"The new programme allows testers to forget about taking measurements while also providing more accuracy, recording reaction times down to tenths of a second."
New York, May 23 - Spotting the early warning signs of autism has just become a bit easier for parents and physicians with a software that tracks and records infants' activity during videotaped autism screening tests.

Early intervention may significantly impact development of autism syndrome disorders (ASD).

The software has the potential to automatically analyse a child's eye gaze, walking patterns or motor behaviours for signs that are distinct from typical development, said the app's developer Amy Esler, an assistant professor of pediatrics at University of Minnesota in the US.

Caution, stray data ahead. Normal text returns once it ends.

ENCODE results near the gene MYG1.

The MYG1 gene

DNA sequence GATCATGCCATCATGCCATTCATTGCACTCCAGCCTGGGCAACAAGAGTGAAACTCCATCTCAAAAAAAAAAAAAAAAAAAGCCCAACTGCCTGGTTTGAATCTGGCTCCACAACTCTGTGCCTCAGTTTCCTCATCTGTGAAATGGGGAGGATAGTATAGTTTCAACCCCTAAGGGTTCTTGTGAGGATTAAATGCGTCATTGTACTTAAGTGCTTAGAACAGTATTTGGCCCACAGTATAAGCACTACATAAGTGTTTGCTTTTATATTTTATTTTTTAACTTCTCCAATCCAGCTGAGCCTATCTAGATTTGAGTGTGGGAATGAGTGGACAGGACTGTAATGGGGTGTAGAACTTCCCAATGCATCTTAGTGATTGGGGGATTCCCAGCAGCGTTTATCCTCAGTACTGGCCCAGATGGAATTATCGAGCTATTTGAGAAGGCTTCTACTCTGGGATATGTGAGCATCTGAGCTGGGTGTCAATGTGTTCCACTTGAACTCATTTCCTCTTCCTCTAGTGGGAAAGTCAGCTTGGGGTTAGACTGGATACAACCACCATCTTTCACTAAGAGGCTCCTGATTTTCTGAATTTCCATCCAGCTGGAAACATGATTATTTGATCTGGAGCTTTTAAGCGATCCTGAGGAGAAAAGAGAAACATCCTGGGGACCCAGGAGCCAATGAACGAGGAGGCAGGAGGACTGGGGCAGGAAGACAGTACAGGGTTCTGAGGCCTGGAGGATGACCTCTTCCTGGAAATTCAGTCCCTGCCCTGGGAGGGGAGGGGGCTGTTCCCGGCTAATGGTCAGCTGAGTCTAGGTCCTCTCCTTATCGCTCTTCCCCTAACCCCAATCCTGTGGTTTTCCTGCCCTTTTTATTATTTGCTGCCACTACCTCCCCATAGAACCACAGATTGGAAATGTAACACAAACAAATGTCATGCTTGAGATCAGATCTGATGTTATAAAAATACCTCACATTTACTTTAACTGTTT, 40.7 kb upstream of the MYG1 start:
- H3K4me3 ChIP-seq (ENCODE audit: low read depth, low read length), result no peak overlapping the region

These signs would signal to doctors that they need to refer a family to a specialist for a more detailed evaluation, Esler added.

Because the programme is non-invasive, it could be useful immediately in homes and clinics.

The study focused on three behavioural tests that can help identify autism in very young children.

In one test, an infant's attention is drawn to a toy being shaken on the left side and then redirected to a toy being shaken on the right side.

Clinicians count how long it takes for the child's attention to shift in response to the changing stimulus.

In all of the tests, the person administering them not only controls the stimulus, he or she is also counts how long it takes for the child to react.

The new programme allows testers to forget about taking measurements while also providing more accuracy, recording reaction times down to tenths of a second.

The results appeared in the journal Autism Research and Treatment.


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